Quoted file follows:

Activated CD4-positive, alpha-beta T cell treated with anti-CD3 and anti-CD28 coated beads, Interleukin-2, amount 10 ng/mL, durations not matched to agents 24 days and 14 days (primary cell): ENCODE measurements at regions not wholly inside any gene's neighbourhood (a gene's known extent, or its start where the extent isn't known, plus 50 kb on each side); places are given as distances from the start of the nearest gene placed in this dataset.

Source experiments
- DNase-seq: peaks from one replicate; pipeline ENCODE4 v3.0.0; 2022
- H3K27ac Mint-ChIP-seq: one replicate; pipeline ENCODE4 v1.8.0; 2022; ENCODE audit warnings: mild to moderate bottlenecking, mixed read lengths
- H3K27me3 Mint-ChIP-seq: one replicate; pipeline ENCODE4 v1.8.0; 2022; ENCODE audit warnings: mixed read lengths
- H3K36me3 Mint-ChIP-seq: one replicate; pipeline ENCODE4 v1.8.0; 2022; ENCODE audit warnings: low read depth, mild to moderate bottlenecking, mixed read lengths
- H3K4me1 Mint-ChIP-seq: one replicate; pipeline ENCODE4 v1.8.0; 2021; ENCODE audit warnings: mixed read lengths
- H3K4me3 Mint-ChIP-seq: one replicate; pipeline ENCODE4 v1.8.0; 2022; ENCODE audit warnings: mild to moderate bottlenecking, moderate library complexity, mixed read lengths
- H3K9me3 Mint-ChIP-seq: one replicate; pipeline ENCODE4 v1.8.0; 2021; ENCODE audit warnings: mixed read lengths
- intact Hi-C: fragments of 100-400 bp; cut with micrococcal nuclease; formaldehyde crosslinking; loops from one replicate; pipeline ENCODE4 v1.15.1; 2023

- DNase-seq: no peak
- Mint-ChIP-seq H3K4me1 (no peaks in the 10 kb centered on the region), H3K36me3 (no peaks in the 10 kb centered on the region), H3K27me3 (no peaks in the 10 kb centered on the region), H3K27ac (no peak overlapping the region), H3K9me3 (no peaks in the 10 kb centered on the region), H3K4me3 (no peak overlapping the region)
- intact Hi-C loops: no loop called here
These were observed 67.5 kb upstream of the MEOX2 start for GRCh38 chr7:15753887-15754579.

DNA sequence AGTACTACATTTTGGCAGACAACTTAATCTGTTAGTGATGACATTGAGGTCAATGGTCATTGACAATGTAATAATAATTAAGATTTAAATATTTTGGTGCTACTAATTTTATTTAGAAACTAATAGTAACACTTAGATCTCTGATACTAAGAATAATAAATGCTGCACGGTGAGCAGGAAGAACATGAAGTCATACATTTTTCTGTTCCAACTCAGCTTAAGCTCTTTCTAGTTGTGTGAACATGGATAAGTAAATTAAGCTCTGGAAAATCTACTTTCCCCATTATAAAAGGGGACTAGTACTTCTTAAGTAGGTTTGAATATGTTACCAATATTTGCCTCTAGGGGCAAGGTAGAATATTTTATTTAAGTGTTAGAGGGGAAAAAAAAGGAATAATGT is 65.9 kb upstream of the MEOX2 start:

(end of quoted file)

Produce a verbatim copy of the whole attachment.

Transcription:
Activated CD4-positive, alpha-beta T cell treated with anti-CD3 and anti-CD28 coated beads, Interleukin-2, amount 10 ng/mL, durations not matched to agents 24 days and 14 days (primary cell): ENCODE measurements at regions not wholly inside any gene's neighbourhood (a gene's known extent, or its start where the extent isn't known, plus 50 kb on each side); places are given as distances from the start of the nearest gene placed in this dataset.

Source experiments
- DNase-seq: peaks from one replicate; pipeline ENCODE4 v3.0.0; 2022
- H3K27ac Mint-ChIP-seq: one replicate; pipeline ENCODE4 v1.8.0; 2022; ENCODE audit warnings: mild to moderate bottlenecking, mixed read lengths
- H3K27me3 Mint-ChIP-seq: one replicate; pipeline ENCODE4 v1.8.0; 2022; ENCODE audit warnings: mixed read lengths
- H3K36me3 Mint-ChIP-seq: one replicate; pipeline ENCODE4 v1.8.0; 2022; ENCODE audit warnings: low read depth, mild to moderate bottlenecking, mixed read lengths
- H3K4me1 Mint-ChIP-seq: one replicate; pipeline ENCODE4 v1.8.0; 2021; ENCODE audit warnings: mixed read lengths
- H3K4me3 Mint-ChIP-seq: one replicate; pipeline ENCODE4 v1.8.0; 2022; ENCODE audit warnings: mild to moderate bottlenecking, moderate library complexity, mixed read lengths
- H3K9me3 Mint-ChIP-seq: one replicate; pipeline ENCODE4 v1.8.0; 2021; ENCODE audit warnings: mixed read lengths
- intact Hi-C: fragments of 100-400 bp; cut with micrococcal nuclease; formaldehyde crosslinking; loops from one replicate; pipeline ENCODE4 v1.15.1; 2023

- DNase-seq: no peak
- Mint-ChIP-seq H3K4me1 (no peaks in the 10 kb centered on the region), H3K36me3 (no peaks in the 10 kb centered on the region), H3K27me3 (no peaks in the 10 kb centered on the region), H3K27ac (no peak overlapping the region), H3K9me3 (no peaks in the 10 kb centered on the region), H3K4me3 (no peak overlapping the region)
- intact Hi-C loops: no loop called here
These were observed 67.5 kb upstream of the MEOX2 start for GRCh38 chr7:15753887-15754579.

DNA sequence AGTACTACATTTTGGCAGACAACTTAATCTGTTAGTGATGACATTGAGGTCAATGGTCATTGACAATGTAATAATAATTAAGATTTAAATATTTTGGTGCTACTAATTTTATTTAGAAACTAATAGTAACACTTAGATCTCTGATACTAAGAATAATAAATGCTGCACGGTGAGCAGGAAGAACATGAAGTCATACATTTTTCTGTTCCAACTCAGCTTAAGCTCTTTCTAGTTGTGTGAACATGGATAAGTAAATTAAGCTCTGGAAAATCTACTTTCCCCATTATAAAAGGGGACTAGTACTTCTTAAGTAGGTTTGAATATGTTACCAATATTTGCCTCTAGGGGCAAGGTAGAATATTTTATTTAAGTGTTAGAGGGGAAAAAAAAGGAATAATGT is 65.9 kb upstream of the MEOX2 start: